I had dinner list week with Sean Ellis. I wanted to talk to him about an advisory role at ShopWell, and we spent most of the dinner talking about metrics-driven marketing. It was interesting enough to prompt the first post here in a few months.

I’ve spent a fair bit time recently thinking about the point where a start-up can and should stop focusing exclusively on the product and spread its energy across marketing and other efforts. My analogy is tennis – there’s a strong natural impulse to look past the ball and across the court (towards the opponent, and the spot you want to hit) before you make impact, but its critical to look at the ball all the way through impact to truly crush it. Federer is a great example. In the photo below, you can see he’s left looking at where the ball used to be well after the stroke.

2008_05_08_federer_05

Similarly, I think its critical to follow-through in a start up, focusing manically on the product until the company finds product market fit.

The conversation with Sean was interesting because he’s developed a simple survey to assess whether to whether the product is successful enough to start to market it, essentially whether its found product market fit. Since LogMeIn‘s IPO, demand for his metrics-driven marketing has exceeded the limited supply of his hours, and he’s had to pick the right products and the companies that are ready to divide their focus.

The survey has eight questions, but two stand-out as particularly interesting because they speak directly to whether the company is ready to go to market:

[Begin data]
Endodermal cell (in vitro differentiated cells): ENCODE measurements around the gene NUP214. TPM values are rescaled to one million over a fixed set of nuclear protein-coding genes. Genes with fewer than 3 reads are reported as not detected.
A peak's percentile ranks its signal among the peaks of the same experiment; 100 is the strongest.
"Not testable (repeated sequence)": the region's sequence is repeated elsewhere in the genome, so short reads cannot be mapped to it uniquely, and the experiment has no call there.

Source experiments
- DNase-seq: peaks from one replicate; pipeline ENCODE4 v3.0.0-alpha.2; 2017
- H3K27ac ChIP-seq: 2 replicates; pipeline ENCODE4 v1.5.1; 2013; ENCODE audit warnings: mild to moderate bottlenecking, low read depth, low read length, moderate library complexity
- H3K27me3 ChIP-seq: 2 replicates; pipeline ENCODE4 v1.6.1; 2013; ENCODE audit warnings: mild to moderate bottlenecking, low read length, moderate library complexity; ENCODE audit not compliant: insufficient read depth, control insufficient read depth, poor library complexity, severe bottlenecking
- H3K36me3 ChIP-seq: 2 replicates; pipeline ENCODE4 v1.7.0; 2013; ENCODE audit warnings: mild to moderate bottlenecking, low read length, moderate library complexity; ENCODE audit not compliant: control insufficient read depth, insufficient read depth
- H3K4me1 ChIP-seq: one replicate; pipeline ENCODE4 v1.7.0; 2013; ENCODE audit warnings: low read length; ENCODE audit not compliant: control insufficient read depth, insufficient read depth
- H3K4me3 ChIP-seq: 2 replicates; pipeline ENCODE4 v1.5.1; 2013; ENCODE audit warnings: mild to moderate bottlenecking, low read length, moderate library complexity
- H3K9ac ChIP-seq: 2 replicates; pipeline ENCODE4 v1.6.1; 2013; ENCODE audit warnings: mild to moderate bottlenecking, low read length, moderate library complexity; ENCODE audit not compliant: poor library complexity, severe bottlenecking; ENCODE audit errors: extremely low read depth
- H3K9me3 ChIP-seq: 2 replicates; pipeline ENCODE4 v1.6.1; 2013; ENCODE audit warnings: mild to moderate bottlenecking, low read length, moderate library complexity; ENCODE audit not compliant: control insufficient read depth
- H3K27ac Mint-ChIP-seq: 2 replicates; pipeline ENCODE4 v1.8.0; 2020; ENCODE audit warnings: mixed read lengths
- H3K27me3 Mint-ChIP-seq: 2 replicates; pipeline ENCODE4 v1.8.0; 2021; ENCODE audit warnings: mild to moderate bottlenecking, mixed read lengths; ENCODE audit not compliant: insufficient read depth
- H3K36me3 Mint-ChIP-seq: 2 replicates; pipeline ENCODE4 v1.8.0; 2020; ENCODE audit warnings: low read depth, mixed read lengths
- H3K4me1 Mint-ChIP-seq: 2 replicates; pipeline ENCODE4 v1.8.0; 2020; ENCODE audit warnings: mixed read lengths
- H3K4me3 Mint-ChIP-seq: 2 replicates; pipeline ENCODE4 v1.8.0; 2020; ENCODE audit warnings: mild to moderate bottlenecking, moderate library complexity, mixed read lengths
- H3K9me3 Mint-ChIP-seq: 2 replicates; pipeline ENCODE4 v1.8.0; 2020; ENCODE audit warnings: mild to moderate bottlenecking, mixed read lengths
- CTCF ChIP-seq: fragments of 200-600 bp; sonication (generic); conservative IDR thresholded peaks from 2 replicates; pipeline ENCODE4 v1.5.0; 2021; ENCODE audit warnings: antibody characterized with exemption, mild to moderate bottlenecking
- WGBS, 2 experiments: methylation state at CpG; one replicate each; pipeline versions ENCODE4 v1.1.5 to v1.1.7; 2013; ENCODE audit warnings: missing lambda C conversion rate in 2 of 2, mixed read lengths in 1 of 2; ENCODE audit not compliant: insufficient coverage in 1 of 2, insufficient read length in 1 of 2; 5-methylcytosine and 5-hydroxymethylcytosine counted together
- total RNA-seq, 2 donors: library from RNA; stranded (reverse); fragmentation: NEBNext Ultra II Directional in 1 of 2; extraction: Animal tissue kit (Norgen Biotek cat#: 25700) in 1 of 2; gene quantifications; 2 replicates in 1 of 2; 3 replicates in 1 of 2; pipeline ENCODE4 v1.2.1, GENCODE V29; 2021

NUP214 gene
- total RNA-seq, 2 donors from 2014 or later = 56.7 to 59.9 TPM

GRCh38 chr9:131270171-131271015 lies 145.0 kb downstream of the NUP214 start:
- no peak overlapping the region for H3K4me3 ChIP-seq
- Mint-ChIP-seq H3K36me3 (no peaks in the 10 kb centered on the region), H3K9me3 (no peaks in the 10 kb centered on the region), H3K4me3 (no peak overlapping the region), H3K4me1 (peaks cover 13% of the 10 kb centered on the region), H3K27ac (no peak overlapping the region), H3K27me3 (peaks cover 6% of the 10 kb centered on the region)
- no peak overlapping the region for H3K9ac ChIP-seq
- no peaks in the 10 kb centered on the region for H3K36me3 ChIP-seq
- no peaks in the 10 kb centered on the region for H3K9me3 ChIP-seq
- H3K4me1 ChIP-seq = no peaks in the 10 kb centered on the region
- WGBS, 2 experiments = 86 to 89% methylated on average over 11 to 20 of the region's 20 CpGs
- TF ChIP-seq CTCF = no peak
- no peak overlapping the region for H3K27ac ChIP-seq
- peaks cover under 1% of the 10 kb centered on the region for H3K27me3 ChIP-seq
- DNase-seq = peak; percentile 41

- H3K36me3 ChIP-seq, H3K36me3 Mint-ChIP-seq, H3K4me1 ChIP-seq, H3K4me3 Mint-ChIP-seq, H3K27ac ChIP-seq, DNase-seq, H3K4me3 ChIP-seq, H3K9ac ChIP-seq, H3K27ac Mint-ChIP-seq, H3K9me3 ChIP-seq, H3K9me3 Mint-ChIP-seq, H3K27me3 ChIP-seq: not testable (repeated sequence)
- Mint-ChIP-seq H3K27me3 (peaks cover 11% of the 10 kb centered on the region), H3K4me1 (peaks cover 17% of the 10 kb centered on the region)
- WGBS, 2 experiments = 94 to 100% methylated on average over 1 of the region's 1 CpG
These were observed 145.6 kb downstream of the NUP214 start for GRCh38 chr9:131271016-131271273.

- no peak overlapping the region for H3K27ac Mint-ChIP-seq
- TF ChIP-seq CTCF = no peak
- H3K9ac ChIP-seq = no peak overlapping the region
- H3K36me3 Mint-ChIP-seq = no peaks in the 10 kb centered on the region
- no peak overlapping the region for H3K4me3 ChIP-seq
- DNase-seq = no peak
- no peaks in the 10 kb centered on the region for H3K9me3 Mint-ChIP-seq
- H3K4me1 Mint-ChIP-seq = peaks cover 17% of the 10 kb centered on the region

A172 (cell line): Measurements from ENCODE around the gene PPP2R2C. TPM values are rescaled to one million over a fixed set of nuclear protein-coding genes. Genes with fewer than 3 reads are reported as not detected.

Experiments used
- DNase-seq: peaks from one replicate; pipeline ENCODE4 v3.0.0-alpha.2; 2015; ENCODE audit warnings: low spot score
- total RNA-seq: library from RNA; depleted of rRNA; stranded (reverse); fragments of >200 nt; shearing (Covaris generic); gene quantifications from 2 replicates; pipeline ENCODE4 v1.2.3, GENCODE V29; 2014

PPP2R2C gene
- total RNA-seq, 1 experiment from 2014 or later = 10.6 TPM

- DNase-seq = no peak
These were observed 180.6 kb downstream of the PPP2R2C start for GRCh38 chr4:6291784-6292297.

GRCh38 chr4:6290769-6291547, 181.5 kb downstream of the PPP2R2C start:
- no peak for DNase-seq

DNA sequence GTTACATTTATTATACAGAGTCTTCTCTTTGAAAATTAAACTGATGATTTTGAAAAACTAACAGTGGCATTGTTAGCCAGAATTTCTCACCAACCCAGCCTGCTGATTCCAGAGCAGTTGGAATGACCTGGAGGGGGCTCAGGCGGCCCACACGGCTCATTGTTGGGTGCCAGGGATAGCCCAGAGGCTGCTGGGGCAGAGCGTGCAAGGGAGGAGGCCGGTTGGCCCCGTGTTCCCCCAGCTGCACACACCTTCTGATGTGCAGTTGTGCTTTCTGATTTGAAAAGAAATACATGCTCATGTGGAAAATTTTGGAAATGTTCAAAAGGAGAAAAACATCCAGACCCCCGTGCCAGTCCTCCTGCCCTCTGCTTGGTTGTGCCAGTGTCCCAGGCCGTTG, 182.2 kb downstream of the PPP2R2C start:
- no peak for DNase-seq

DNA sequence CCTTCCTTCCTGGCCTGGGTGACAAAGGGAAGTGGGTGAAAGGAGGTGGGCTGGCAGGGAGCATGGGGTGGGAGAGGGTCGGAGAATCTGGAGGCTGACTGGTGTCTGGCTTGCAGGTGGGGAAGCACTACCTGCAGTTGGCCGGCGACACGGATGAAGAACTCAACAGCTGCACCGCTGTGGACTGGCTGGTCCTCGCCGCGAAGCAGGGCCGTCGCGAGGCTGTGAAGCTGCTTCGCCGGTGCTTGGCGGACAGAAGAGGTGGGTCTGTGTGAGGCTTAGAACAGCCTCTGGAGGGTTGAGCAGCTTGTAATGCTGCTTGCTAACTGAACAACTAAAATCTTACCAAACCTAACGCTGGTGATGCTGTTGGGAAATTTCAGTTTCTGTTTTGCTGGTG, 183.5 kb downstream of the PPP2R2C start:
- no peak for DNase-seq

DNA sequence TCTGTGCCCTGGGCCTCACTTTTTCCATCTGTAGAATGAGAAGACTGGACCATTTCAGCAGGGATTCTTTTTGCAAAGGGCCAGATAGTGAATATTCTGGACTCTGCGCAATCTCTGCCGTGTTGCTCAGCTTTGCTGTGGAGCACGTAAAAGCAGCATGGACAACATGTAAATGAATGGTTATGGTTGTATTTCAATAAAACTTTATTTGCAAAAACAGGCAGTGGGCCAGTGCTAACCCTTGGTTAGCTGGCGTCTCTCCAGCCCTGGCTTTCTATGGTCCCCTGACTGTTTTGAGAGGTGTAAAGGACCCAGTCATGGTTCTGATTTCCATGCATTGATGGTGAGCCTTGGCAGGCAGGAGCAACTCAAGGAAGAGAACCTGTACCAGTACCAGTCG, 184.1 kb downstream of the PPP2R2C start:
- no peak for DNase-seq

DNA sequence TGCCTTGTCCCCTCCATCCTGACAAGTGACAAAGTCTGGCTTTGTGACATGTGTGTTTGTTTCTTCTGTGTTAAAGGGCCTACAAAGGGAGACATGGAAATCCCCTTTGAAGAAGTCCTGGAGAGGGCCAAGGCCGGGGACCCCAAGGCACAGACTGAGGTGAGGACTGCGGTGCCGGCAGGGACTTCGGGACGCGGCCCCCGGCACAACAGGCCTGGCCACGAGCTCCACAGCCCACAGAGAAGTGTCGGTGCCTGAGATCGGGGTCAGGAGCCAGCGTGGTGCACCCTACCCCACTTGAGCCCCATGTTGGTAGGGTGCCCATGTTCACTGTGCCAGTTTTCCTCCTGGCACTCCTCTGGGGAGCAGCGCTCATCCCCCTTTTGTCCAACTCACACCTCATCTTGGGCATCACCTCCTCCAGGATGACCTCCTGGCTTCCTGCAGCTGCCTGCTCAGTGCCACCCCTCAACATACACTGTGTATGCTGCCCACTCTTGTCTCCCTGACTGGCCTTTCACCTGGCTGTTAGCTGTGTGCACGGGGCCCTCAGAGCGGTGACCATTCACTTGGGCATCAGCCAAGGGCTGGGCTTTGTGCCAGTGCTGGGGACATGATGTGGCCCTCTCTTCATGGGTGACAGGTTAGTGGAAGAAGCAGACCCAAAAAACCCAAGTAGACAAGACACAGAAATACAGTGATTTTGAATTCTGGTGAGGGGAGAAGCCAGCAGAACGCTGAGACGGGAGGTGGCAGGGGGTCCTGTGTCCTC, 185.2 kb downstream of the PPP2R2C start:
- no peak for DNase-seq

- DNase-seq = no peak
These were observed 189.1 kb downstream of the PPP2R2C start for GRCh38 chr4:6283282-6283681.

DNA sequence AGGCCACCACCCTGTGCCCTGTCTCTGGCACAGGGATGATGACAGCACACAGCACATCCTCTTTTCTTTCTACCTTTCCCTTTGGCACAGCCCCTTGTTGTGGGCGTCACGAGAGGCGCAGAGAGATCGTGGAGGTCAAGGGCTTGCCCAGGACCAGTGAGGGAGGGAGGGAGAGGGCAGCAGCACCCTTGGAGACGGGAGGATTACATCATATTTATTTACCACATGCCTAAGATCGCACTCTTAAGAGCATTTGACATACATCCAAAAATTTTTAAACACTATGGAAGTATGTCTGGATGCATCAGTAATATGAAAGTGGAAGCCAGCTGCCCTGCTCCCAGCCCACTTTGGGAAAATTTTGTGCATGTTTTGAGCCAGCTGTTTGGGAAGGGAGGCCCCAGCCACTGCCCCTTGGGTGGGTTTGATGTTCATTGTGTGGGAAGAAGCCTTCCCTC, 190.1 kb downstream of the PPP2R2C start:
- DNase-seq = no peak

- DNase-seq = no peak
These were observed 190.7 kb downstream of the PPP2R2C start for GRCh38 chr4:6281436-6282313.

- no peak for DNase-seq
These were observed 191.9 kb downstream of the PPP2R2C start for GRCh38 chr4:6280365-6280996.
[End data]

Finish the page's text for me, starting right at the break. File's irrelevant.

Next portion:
• How would you feel if you could no longer use the product?
  • What would you likely use as an alternative if the product were no longer available?

The survey is typically sent to a subset of users that have used the product enough to see the core value prop, and Sean’s is specifically looking for the percentage that would describe themselves as “very disappointed” if they could no longer use the service. Bottom line: if these users wouldn’t be disappointed to lose the service, it’s time to go back into the garage and build a better product. If they would be disappointed but can easily name an alternative, you’ve got a utility, and it’s time to differentiate. If your users would be disappointed and don’t have a alternative ready, you’re ready to go to market. Beyond this, there are two other questions I love:

  • What’s the primary benefit you receive from the product?
  • What type of person do you think would benefit most from the product?

I love these questions because they speak to the fact that the value that you envision when you build the product is not necessarily the value the users perceive, and the user you envisioned may not be the best target. For example:

  • You built a mobile social network but folks are using it as an address book
  • You built a backup service but folks are using it for synchronization
  • You build a collaboration portal but kids are using it to trade music

Fred Wilson’s talked about the majority of his successful exits coming from companies with the agility to pursue products and business models markedly different than the original vision, and there’s often gold in these hills if the company is keen enough to spot it and agile enough to pursue it.


My bottom line takeaway: Follow through until you find product market fit before dividing your resources and attention, use metrics and surveys to objectively when you are there, maintain a keen eye for the opportunities you haven’t envisioned.

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